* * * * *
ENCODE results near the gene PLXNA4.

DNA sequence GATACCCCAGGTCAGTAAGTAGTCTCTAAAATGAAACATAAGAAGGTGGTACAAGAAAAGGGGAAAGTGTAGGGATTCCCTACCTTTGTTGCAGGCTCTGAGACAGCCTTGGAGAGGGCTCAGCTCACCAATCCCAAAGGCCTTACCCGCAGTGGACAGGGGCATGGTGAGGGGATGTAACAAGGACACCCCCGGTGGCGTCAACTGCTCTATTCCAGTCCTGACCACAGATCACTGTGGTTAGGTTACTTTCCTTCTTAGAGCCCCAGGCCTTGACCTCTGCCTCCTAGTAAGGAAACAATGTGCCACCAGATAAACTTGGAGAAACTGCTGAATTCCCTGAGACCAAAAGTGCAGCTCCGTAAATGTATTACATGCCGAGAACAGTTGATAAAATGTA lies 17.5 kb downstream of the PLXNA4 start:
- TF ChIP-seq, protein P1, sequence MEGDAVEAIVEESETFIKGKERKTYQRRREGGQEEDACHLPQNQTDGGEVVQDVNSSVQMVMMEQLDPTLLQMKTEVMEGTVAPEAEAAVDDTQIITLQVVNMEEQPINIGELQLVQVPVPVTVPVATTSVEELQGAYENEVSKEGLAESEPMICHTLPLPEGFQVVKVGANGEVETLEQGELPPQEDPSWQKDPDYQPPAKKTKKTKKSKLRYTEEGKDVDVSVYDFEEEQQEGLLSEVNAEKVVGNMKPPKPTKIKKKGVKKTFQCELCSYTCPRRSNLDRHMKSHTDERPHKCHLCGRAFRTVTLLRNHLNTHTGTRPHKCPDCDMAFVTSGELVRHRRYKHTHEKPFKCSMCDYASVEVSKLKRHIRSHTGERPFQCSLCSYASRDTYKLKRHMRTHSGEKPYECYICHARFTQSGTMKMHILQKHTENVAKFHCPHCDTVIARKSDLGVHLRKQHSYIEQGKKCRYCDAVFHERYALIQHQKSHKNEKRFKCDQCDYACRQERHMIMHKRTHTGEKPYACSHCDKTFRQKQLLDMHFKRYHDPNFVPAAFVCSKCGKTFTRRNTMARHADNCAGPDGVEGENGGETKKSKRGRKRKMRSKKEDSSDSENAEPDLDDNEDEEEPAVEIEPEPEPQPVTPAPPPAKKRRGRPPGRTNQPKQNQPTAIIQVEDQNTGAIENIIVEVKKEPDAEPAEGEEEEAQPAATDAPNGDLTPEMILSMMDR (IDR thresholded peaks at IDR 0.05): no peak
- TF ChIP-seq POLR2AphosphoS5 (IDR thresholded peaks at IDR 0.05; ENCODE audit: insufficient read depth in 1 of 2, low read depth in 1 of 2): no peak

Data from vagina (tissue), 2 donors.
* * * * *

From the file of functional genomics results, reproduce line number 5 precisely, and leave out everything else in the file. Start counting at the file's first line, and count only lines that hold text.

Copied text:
Data from vagina (tissue), 2 donors.